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May 7, 2013
What You Need to Know
Raking in the Gold
The Monday Takeaway
Capuano—who strained his calf in his first start of the season back on April 17 and was making his first appearance since coming off of the disabled list—had a chance last night to impress manager Don Mattingly and begin building a case for a long-term spot in what eventually will once again be a crowded Dodgers rotation. Unfortunately, his nemesis, lefty-masher Paul Goldschmidt, was in the number-three hole of the opposing lineup.
Goldschmidt entered Monday’s game 9-for-12 against Capuano with three doubles and two home runs, a string of success rivaled only by his 9-for-17 line versus Giants righty Tim Lincecum, whom he has taken deep five times. The 34-year-old southpaw had tried every which way to retire the 25-year-old first baseman, varying his first pitches and sequences, working in and away, up and down, and failed virtually every time. Goldschmidt fanned twice in his first four meetings with Capuano, but in nine plate appearances since then, he had been retired only once.
Then, Monday came—and, well, you can make that 12, raise Goldschmidt’s overall line to 12-for-15, and add another round-tripper to his collection of six extra-base hits off of Capuano. Cody Ross followed that two-run shot with a blast of his own, chasing Capuano from the game with six runs (five earned) across and only 12 outs recorded. Goldschmidt’s other hits, a two-out single in the first and a leadoff single in the third, proved harmless. But that was little consolation to Capuano, who, in the eyes of visiting manager Kirk Gibson, was at a loss even before Goldschmidt thumped a dead-center fastball 415 feet—the textbook definition of “ownage is ownage.”
As Capuano’s frustration grew on the mound, his teammates’ struggles continued at the plate, where the Dodgers went 0-for-7 with runners in scoring position, bringing their team average in those situations down to .216, the second-worst clip in the National League. Carl Crawford smacked his club-best fifth home run in the game, but while the left fielder’s pop has been a pleasant surprise, the outage that has swept across the rest of the roster, on which the next-highest total is three (Adrian Gonzalez, Andre Ethier), has been a recipe for disaster when combined with the RISP woes. Hanley Ramirez’s short-lived return to health, which ended with a strained hamstring over the weekend, was merely a tease, and the question mark at shortstop, now in the hands of Dee Gordon, looms as large as ever.
The 9-2 defeat was Los Angeles’ fifth in a row, and it dropped Mattingly’s squad into the division cellar for the first time since August 21, 2011. The Dodgers, who withstood a six-game skid in the middle of April, are no longer the National League West favorites, and their odds of reaching the postseason, down by some 20 percent over the past week, are no longer above even.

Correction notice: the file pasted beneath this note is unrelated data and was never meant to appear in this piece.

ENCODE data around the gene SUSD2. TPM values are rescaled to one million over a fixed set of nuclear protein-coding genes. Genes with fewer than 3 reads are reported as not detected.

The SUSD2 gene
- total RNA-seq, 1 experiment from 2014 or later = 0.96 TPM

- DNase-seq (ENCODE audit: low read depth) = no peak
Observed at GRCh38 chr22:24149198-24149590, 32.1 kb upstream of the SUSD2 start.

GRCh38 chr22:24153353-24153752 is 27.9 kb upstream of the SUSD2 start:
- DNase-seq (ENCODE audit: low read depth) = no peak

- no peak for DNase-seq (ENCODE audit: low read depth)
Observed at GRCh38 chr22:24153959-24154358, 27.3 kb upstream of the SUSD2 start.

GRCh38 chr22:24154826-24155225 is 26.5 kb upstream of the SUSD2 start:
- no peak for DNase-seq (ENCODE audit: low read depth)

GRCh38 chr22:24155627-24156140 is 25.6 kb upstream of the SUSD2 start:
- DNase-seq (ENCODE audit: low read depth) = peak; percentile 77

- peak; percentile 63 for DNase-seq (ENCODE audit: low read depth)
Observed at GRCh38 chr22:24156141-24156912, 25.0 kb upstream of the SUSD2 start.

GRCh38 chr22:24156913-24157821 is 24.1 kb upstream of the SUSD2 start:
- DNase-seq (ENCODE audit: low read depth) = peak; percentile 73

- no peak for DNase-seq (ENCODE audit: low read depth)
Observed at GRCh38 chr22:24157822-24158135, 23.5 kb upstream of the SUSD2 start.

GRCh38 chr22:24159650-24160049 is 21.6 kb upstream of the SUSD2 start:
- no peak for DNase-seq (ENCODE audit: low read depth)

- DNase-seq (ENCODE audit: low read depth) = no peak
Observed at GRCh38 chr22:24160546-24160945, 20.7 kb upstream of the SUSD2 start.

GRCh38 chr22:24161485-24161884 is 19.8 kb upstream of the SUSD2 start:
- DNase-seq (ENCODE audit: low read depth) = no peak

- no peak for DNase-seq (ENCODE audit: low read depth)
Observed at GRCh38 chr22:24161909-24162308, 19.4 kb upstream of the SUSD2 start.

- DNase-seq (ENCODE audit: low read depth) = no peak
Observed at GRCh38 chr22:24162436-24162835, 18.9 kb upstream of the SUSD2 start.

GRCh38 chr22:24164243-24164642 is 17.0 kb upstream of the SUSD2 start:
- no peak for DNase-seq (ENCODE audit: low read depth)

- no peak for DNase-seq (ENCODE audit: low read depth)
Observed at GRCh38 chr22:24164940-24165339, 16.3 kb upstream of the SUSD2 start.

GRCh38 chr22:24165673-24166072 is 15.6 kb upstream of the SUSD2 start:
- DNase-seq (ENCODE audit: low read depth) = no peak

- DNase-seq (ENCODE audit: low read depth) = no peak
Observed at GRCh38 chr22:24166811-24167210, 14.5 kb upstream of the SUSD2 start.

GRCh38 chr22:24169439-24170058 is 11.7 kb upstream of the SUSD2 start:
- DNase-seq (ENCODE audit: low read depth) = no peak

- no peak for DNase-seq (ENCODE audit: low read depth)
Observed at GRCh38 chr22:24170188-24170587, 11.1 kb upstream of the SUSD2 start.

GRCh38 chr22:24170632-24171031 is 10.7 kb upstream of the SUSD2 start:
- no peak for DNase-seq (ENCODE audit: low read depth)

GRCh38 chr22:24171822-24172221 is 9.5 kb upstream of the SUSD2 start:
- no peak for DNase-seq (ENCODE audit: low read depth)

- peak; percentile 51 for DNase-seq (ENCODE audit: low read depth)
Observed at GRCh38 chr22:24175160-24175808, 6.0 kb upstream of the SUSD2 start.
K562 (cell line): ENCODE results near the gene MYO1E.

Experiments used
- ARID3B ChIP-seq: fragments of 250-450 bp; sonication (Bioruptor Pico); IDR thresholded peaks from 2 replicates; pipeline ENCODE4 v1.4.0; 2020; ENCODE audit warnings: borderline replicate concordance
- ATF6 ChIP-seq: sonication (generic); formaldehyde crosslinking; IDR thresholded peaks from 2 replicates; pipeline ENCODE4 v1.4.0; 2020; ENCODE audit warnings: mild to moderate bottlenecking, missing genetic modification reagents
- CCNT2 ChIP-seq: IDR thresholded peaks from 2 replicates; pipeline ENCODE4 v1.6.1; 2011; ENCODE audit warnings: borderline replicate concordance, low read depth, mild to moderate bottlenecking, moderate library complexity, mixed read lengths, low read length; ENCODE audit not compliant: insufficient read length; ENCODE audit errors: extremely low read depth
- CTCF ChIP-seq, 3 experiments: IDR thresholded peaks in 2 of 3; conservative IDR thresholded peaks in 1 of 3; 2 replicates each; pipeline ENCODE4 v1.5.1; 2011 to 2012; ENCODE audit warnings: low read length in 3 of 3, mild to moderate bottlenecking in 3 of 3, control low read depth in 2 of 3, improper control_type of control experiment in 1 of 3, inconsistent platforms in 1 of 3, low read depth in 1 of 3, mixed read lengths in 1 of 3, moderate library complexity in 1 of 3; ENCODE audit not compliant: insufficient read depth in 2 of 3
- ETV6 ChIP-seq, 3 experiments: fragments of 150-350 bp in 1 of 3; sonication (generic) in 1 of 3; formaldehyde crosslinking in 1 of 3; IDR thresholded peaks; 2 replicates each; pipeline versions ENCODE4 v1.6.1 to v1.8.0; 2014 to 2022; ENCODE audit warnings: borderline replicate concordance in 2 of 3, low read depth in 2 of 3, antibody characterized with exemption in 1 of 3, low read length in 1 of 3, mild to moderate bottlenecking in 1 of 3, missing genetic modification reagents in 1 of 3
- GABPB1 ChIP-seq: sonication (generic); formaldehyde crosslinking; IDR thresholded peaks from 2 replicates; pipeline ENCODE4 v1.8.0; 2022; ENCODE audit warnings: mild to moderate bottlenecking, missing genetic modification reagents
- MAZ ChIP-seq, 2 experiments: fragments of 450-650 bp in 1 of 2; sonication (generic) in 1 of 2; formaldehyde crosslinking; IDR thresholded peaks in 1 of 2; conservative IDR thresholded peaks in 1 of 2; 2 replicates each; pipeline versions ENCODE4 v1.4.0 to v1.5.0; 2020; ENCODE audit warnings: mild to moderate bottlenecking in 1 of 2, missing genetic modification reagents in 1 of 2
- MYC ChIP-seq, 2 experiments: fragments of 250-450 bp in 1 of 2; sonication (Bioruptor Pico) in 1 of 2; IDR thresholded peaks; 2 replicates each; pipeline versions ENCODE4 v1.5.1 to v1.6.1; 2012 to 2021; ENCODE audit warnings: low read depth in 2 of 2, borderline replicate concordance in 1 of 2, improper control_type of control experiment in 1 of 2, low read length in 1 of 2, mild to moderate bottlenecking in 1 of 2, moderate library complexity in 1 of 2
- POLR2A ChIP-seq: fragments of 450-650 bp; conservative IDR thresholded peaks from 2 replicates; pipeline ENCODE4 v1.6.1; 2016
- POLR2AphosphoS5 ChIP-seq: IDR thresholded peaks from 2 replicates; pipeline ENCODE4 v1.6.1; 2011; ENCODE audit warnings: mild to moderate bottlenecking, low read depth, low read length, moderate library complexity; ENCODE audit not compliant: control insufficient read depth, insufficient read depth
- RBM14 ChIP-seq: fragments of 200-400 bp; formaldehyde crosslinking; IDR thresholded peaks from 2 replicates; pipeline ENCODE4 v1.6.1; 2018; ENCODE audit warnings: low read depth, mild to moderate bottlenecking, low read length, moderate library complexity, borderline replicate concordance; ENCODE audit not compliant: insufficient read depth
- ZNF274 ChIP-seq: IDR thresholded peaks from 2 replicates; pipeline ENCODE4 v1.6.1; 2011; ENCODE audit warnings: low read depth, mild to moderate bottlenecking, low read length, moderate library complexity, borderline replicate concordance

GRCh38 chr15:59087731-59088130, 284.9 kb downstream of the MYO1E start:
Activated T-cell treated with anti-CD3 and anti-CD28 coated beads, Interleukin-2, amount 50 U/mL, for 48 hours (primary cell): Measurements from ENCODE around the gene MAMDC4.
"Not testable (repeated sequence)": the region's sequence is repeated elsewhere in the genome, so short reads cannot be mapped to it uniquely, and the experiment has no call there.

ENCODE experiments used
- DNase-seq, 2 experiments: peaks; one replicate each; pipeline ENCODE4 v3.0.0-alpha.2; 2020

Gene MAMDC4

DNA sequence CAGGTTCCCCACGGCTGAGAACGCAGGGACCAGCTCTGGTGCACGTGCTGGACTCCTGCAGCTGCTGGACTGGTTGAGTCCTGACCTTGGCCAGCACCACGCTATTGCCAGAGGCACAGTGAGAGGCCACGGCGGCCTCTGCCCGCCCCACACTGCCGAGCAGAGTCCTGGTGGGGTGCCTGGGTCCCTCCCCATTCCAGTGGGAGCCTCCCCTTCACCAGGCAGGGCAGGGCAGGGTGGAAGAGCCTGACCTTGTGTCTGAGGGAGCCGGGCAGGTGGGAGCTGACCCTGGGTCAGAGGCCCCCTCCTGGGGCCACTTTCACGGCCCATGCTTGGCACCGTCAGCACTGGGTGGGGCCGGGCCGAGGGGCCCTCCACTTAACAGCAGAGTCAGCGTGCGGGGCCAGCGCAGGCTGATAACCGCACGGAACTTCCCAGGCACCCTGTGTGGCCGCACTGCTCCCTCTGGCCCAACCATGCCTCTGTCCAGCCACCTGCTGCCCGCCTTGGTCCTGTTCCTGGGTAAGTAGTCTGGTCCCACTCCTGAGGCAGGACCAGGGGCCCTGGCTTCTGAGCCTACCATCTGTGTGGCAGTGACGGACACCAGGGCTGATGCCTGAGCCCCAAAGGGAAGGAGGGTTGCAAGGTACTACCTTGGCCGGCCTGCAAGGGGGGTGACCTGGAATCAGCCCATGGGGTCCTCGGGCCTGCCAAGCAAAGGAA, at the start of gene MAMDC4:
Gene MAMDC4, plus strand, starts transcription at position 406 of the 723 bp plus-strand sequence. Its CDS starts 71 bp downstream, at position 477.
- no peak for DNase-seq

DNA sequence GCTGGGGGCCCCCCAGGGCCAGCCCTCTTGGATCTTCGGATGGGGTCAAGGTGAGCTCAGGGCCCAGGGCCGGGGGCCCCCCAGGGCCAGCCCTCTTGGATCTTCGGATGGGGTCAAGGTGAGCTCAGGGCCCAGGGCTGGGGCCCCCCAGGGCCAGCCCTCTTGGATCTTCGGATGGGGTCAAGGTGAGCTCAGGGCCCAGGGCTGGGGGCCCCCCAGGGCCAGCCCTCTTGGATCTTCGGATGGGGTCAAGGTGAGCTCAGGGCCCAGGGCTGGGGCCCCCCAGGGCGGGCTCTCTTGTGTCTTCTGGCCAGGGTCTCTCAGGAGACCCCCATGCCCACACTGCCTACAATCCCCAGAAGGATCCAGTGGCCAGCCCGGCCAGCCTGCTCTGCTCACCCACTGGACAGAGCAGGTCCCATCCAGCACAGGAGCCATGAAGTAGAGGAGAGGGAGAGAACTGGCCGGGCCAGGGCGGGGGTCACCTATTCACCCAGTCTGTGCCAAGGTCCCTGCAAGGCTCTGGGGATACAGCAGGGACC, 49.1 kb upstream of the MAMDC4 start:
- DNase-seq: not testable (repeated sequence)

The good news is that, with the Dodgers’ on-base percentage (.334) still firmly in the top third of the league, the runs will come once their RISP performance evens out. Moreover, reinforcements, from Zack Greinke to Ramirez, are on the mend. The bad news is that, with the Nationals and Cardinals visiting later this month and a trip to Turner Field booked for next weekend, plenty of challenges lie on the horizon. And, as PECOTA indicates, if the Diamondbacks, Giants, and Rockies all linger in the race, the Dodgers can’t afford to fall much further behind.
Matchup of the Day
Kuroda, who is scheduled to get the game-one start for the Yankees, has been as reliable as ever this year, balancing out an uptick in walks (from 5.7 percent to 7.5 percent) by striking out a career-high 20.6 percent of the batters that he has faced. A low-ball pitcher with a 49.6 percent career ground-ball clip, which has hiked up to 52.3 percent since the beginning of last season, Kuroda didn’t fare particularly well at Coors Field during his time with the Dodgers, posting a 6.85 ERA over four starts. But home runs were not the culprit, as he allowed only two of them in 22 1/3 innings.
Against Kuroda, Fowler is just 4-for-19 lifetime with a triple, no walks, and two strikeouts, which comes out to a .211/.211/.316 triple-slash line for the switch-hitter, who will bat from the left side tonight. As you can see on the afore-linked matchup page, Kuroda has typically used his fastball and sinker to open his showdowns with Fowler, more so than he has against other lefties, but his splitter is an even more critical pitch.
The data on Kuroda’s Brooks Baseball card suggest that left-handed hitters that fall behind in the count against him must account for the splitter at all times, because the righty loves to use it as his put-away offering. It has been as effective as ever this year, inducing whiffs on 44.64 percent of the swings taken against it, up from his career clip of 37.26 percent. The splitter is relatively dangerous to use when Fowler is in the box, because the Atlanta native feasts on pitches in the lower third of the zone, but he has a soft spot in the low-and-away corner that Kuroda could look to exploit.
Both of Kuroda’s strikeouts versus Fowler have come on sliders, one in the zone and one darting toward the hitter’s back foot, and in each case, it was set up with hard stuff either up or in the outer portion of the zone. If Kuroda is to sustain his ownage on Fowler, that tandem—heaters at the letters, spin at the shins—might be his ideal recipe.
What to Watch for on Tuesday